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HOW TO FIND THE BEST ROSÉ WINES

best rosé wines

You know that spring has arrived when stacks of rosé wine start hitting the wine shops. From still to sparkling, dry to sweet, pale pink to deep fuscia , there is a huge diversity of styles when it comes to rosé. This can make finding the best rosé wines to suit your palate a little tricky!

What is Rosé?

Rosé is essentially a paler, lighter bodied version of red wine. It is generally made with red wine grape varieties. The difference is that rosé wines spend as little as a few hours, or up to two to three days, in contact with their skins, before being pressed and then fermented like white wine. Red wines are macerated on their skins for far longer (anywhere from one to three weeks).   Rosé’s shorter maceration period means that the colouring pigments, aromatic compounds, and tannins found in grape skins have less time to leach into the wine, resulting in paler wines, with more delicate aromas and softer tannins.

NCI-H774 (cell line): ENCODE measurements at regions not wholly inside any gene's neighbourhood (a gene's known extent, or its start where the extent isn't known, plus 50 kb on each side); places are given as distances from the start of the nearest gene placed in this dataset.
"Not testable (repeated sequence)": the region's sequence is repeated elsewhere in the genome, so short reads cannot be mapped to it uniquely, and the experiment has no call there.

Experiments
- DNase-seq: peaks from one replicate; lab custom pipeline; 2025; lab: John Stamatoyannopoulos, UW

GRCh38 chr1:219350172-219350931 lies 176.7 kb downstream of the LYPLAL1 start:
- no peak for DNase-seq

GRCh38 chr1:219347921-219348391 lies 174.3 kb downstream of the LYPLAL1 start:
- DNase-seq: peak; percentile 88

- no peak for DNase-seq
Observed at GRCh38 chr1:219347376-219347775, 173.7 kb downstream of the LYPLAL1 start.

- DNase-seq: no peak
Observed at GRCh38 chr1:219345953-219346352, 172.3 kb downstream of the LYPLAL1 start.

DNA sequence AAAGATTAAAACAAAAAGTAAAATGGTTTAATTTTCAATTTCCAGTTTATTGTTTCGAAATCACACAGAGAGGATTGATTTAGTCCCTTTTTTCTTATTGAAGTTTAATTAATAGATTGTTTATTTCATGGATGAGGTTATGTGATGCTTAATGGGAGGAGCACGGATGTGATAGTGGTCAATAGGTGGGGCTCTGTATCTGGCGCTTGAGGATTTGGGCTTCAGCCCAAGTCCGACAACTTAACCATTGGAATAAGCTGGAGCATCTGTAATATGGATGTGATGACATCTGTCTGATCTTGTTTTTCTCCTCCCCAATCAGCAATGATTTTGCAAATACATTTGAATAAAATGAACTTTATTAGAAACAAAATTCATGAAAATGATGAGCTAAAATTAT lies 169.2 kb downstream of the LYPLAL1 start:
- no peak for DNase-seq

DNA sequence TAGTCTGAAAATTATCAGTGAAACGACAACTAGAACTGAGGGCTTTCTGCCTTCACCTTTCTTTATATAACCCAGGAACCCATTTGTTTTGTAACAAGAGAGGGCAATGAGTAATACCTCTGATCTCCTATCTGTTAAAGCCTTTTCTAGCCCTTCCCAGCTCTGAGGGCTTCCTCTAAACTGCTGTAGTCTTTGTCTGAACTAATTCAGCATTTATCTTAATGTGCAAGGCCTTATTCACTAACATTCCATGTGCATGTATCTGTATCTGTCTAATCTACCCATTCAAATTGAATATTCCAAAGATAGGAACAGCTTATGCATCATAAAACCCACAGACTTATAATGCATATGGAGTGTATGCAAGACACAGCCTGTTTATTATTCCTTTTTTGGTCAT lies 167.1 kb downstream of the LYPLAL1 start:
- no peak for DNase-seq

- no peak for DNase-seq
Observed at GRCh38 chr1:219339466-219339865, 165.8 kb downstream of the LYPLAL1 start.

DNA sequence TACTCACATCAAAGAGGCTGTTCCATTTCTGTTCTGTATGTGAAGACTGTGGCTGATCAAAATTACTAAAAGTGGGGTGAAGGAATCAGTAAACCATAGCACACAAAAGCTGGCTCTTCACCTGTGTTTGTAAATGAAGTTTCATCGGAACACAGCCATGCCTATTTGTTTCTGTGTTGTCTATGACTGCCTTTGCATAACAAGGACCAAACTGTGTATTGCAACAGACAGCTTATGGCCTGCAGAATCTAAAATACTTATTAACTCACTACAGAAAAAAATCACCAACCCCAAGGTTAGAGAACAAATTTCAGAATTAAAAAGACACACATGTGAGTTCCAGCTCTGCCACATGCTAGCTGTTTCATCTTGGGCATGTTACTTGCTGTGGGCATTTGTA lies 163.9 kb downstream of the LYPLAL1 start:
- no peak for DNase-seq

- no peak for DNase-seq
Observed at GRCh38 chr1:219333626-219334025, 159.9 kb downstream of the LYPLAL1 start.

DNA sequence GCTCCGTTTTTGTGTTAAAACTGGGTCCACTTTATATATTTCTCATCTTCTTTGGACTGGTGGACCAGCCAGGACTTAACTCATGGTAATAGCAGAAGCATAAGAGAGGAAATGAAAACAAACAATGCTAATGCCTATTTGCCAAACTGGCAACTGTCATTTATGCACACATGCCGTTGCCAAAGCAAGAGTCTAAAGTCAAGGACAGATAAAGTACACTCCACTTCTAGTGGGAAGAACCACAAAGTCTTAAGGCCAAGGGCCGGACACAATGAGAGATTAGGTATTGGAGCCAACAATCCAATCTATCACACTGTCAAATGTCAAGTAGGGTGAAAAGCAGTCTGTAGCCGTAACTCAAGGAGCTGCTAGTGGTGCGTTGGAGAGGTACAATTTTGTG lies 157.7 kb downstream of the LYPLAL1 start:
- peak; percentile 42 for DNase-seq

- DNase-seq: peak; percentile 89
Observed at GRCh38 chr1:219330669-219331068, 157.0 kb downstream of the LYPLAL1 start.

What Grape Varieties are used to Make Rosé?

Each rosé producing country and region has its favourite grape varieties. I have tasted rosé wines made from dozens of different grapes, but some of the most popular varieties include:

  • Grenache: fragrant raspberry aromas, moderate acidity, high alcohol
  • Syrah: dark fruit & spice flavours, fresh acidity, firm structure, tannic
  • Cinsault: light, perfumed (ripe to candied red berries), refreshing, low tannins
  • Vermentino (aka Rolle): minor white grape used in Côtes de Provence rosé blends. Said to accentuate aromatics and give subtle saline nuances on the finish.
  • Pinot Noir: elegant, with tart red berry and floral notes, crisp acidity, low to moderate tannins
  • Sangiovese: high, crisp acidity, sometimes a faint sour cherry bitterness, generally very dry